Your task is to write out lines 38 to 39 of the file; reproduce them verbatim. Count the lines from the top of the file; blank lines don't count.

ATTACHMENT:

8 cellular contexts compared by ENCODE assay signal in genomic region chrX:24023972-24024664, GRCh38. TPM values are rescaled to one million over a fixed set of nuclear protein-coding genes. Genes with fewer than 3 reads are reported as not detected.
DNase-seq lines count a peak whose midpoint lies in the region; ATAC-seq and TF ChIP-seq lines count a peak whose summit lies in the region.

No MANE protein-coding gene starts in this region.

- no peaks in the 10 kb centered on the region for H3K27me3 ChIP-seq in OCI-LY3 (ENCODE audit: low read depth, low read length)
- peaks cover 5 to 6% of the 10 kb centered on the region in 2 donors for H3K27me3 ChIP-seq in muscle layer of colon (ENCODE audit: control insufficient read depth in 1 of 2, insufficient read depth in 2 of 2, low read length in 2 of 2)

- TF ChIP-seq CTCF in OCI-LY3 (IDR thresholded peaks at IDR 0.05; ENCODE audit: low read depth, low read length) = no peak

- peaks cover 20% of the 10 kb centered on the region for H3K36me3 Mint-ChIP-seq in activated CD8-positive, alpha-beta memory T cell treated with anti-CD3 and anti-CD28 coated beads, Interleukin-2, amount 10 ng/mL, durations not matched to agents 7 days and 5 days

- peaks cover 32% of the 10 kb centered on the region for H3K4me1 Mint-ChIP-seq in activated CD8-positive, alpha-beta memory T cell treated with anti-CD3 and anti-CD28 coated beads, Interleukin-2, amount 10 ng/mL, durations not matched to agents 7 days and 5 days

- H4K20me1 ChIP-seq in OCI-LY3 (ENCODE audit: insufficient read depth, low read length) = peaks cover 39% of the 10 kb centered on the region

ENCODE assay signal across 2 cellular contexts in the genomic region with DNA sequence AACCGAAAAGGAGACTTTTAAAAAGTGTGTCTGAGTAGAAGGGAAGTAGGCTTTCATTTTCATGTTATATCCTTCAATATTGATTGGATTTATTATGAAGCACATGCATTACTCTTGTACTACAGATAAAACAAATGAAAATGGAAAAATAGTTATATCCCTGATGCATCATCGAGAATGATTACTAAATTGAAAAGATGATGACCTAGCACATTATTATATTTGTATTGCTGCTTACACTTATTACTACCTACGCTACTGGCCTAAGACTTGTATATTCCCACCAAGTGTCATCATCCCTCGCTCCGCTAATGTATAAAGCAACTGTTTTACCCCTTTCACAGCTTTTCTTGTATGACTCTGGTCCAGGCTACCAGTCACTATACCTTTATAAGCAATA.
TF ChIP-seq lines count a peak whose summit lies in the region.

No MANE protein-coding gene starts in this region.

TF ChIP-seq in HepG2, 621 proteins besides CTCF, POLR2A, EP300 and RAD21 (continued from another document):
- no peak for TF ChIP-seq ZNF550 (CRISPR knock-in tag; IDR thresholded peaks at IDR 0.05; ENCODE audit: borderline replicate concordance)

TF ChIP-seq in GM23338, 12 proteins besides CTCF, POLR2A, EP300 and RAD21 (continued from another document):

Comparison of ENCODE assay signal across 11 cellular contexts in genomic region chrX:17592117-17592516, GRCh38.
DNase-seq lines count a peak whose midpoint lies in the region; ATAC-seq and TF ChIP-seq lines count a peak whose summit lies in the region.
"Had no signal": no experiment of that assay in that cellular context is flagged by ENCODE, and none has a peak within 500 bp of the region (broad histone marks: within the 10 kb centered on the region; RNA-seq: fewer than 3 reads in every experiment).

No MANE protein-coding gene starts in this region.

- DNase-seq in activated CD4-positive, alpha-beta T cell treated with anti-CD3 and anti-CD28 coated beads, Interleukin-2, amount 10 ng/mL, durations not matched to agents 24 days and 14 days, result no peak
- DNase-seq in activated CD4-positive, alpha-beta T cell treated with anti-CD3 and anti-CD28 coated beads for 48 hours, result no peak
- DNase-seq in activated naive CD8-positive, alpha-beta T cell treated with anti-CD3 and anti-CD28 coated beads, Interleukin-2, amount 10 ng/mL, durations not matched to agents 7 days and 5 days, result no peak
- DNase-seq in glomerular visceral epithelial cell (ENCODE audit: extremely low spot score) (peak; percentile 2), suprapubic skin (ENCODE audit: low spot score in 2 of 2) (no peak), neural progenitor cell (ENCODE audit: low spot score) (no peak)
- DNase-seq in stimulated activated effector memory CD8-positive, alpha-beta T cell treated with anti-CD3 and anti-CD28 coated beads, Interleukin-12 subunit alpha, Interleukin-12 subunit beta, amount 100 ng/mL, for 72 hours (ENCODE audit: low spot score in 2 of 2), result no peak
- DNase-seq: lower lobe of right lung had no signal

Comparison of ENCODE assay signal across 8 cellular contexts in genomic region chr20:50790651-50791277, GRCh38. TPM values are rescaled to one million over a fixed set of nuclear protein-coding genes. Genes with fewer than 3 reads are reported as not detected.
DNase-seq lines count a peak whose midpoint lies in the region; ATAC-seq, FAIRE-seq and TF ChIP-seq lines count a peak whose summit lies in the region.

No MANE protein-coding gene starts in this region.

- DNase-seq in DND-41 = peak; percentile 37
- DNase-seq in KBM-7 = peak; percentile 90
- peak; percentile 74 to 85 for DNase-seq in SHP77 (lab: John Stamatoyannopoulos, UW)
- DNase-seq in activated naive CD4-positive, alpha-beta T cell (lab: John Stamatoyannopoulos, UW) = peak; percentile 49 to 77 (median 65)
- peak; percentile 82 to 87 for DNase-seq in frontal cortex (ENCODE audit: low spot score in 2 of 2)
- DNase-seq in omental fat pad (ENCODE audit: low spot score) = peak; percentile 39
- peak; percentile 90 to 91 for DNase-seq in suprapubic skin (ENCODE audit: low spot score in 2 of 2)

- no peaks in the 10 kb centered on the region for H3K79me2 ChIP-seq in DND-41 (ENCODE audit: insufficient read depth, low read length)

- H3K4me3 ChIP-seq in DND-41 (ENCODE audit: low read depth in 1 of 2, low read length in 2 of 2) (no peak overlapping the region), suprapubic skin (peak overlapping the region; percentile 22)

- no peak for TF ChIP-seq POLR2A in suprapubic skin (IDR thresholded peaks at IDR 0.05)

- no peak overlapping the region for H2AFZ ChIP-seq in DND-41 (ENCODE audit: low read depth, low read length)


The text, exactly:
- no peak for TF ChIP-seq POLR2A in suprapubic skin (IDR thresholded peaks at IDR 0.05)

- no peak overlapping the region for H2AFZ ChIP-seq in DND-41 (ENCODE audit: low read depth, low read length)